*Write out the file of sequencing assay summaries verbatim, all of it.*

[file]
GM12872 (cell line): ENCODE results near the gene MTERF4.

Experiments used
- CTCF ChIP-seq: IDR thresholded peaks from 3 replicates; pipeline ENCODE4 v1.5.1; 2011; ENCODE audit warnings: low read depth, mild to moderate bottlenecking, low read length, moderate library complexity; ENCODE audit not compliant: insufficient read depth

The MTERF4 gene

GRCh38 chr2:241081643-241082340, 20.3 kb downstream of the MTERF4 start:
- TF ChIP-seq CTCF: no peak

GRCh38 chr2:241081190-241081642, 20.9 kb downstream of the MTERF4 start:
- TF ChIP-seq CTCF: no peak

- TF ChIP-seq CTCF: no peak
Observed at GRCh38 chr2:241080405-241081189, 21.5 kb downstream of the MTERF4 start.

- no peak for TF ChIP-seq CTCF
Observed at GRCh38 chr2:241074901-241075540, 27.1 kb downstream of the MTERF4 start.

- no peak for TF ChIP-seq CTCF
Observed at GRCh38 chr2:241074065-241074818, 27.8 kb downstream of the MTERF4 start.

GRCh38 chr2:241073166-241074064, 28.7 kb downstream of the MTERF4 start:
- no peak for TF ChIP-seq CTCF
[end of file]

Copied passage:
GM12872 (cell line): ENCODE results near the gene MTERF4.

Experiments used
- CTCF ChIP-seq: IDR thresholded peaks from 3 replicates; pipeline ENCODE4 v1.5.1; 2011; ENCODE audit warnings: low read depth, mild to moderate bottlenecking, low read length, moderate library complexity; ENCODE audit not compliant: insufficient read depth

The MTERF4 gene

GRCh38 chr2:241081643-241082340, 20.3 kb downstream of the MTERF4 start:
- TF ChIP-seq CTCF: no peak

GRCh38 chr2:241081190-241081642, 20.9 kb downstream of the MTERF4 start:
- TF ChIP-seq CTCF: no peak

- TF ChIP-seq CTCF: no peak
Observed at GRCh38 chr2:241080405-241081189, 21.5 kb downstream of the MTERF4 start.

- no peak for TF ChIP-seq CTCF
Observed at GRCh38 chr2:241074901-241075540, 27.1 kb downstream of the MTERF4 start.

- no peak for TF ChIP-seq CTCF
Observed at GRCh38 chr2:241074065-241074818, 27.8 kb downstream of the MTERF4 start.

GRCh38 chr2:241073166-241074064, 28.7 kb downstream of the MTERF4 start:
- no peak for TF ChIP-seq CTCF